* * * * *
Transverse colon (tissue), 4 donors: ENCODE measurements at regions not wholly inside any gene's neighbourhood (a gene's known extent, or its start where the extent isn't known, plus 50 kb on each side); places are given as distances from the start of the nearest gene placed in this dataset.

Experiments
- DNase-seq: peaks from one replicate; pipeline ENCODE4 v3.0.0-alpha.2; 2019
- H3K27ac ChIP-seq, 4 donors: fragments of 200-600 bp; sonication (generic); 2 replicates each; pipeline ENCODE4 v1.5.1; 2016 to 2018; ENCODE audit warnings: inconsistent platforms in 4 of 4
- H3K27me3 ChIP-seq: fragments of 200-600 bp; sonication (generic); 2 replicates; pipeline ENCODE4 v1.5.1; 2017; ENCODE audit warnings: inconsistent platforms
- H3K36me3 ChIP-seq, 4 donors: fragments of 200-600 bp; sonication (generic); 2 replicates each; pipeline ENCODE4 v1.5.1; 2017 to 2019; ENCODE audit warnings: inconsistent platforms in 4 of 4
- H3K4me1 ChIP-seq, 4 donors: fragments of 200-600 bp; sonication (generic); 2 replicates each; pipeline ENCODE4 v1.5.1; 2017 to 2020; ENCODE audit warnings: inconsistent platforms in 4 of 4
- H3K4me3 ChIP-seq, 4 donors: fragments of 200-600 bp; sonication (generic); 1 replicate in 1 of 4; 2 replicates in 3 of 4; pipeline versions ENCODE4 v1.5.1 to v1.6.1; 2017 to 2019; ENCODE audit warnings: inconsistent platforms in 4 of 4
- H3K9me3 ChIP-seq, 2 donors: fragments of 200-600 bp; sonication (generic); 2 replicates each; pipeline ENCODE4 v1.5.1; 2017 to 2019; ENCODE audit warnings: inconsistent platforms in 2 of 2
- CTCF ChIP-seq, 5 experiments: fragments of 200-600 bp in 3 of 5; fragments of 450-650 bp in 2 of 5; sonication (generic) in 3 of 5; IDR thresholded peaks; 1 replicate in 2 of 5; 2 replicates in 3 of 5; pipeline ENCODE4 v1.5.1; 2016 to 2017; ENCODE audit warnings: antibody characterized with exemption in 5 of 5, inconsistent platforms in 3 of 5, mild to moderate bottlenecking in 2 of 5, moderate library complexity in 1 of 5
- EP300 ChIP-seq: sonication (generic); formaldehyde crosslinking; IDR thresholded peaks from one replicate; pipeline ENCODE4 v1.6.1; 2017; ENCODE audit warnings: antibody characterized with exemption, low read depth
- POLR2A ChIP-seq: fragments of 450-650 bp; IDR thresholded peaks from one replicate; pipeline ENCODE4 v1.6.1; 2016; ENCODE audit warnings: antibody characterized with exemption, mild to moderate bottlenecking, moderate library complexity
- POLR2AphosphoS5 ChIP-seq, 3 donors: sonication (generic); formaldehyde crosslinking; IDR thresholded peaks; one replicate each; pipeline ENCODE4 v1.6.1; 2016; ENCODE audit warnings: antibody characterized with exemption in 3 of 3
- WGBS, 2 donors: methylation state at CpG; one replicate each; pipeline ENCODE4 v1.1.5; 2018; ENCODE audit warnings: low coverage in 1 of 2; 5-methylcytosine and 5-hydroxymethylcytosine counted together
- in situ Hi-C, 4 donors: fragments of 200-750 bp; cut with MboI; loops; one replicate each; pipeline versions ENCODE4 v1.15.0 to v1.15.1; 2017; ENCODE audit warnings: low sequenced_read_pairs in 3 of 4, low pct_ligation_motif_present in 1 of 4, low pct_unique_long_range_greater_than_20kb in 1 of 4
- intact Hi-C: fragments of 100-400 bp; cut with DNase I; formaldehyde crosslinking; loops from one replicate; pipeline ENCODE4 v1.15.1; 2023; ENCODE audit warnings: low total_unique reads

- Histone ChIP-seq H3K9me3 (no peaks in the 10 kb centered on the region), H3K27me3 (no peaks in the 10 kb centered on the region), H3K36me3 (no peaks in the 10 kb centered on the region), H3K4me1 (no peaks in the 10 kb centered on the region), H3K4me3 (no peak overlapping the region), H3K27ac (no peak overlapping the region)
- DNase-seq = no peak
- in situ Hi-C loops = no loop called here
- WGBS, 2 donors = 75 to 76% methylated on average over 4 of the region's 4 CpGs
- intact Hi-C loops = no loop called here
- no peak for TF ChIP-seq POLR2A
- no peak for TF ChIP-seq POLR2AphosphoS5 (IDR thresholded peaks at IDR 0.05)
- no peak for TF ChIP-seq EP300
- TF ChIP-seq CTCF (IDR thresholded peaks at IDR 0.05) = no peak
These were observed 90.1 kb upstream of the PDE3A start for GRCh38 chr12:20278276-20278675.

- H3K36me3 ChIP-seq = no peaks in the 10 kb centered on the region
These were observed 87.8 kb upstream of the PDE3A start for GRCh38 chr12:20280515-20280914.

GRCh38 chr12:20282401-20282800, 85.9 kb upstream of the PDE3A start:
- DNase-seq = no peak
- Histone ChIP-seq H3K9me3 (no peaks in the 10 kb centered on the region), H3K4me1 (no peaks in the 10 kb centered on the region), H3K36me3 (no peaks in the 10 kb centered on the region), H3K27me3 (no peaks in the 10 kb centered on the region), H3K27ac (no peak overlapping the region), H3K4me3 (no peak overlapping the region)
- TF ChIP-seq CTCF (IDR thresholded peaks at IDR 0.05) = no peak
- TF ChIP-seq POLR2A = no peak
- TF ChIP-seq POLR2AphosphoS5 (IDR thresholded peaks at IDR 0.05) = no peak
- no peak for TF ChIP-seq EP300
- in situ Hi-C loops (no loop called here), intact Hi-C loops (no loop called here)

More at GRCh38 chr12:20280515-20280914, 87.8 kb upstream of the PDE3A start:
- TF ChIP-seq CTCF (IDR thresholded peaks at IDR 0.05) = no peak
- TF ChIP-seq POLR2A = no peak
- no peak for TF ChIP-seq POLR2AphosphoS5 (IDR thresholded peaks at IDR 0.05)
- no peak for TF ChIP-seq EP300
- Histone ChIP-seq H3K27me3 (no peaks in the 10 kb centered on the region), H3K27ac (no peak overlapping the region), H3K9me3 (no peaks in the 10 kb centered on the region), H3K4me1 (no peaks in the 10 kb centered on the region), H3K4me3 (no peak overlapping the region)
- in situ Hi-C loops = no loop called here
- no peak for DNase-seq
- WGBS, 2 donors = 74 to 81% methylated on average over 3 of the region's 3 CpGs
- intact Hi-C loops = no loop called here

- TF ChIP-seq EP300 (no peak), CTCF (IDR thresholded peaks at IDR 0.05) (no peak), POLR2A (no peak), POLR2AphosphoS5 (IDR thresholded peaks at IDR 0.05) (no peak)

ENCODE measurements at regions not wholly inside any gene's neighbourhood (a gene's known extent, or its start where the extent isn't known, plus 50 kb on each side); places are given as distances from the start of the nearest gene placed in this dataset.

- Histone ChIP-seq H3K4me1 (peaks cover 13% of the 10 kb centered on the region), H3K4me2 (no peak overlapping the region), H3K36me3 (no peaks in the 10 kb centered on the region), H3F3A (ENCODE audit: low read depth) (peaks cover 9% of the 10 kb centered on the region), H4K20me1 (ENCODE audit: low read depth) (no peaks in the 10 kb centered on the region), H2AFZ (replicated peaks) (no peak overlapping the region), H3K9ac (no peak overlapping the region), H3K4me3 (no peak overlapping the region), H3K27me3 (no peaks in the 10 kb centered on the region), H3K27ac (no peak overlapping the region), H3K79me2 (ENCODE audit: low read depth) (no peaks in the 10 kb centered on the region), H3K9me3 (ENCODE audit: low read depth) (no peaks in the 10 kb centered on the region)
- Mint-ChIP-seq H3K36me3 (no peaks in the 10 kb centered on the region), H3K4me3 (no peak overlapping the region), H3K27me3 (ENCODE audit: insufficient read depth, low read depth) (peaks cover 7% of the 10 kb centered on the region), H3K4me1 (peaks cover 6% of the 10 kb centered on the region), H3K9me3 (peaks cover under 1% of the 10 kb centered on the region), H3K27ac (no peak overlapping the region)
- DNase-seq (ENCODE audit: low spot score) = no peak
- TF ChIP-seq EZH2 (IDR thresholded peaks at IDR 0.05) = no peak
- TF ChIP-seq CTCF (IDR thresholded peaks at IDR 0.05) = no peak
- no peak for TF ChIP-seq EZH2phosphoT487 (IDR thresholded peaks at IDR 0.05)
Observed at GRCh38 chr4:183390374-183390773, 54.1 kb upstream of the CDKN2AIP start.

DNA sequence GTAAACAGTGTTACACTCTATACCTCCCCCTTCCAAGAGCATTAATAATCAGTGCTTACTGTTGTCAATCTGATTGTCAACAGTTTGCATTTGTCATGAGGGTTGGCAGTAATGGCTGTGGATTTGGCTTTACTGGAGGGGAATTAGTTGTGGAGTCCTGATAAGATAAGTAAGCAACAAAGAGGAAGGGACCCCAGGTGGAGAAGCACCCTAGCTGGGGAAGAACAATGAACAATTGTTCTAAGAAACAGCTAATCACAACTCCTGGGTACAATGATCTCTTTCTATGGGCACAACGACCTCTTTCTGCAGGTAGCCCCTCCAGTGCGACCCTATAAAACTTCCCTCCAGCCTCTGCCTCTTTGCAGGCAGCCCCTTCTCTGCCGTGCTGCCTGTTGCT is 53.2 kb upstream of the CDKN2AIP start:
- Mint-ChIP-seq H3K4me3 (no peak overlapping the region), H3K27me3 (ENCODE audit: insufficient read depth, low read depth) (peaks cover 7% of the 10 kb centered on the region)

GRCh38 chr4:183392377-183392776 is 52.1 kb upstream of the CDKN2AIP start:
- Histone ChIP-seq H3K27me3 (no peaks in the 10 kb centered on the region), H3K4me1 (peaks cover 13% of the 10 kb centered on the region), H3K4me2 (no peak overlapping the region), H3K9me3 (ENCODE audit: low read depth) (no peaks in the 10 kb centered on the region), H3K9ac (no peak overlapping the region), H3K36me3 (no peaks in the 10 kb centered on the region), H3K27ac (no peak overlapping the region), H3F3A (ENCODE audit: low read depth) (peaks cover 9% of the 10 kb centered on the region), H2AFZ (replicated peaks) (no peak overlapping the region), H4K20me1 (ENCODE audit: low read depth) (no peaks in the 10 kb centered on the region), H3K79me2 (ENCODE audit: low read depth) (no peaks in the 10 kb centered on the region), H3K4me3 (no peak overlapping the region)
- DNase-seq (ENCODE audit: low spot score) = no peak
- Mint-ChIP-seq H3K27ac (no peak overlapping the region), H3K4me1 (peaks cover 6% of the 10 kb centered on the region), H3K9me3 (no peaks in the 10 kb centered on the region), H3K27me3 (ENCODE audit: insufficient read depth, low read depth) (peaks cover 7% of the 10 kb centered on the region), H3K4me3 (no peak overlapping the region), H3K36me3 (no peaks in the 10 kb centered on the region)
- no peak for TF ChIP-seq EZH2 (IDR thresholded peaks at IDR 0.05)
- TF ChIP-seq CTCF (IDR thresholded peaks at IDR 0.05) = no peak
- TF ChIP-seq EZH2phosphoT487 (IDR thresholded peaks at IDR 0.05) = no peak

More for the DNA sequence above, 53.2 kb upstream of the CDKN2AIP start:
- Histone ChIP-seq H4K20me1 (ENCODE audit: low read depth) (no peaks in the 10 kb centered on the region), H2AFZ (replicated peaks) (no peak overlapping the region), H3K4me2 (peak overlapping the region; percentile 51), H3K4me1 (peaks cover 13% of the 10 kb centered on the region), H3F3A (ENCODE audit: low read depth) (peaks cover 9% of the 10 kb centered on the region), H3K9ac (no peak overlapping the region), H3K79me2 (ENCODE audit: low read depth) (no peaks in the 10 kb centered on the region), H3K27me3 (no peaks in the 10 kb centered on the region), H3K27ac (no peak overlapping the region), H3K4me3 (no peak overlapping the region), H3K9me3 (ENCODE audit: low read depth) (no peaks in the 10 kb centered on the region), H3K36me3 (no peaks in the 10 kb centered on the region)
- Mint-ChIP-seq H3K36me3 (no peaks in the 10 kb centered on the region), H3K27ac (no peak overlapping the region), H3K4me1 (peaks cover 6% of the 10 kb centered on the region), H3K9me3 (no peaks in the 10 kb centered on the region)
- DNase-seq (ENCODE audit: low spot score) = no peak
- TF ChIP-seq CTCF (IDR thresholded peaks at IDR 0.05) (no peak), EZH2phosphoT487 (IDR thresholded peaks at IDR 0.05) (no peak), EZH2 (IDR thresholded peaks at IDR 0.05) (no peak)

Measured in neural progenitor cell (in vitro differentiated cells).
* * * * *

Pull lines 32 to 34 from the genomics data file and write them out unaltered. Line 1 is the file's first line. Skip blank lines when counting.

- TF ChIP-seq CTCF (IDR thresholded peaks at IDR 0.05) = no peak
- TF ChIP-seq POLR2A = no peak
- TF ChIP-seq POLR2AphosphoS5 (IDR thresholded peaks at IDR 0.05) = no peak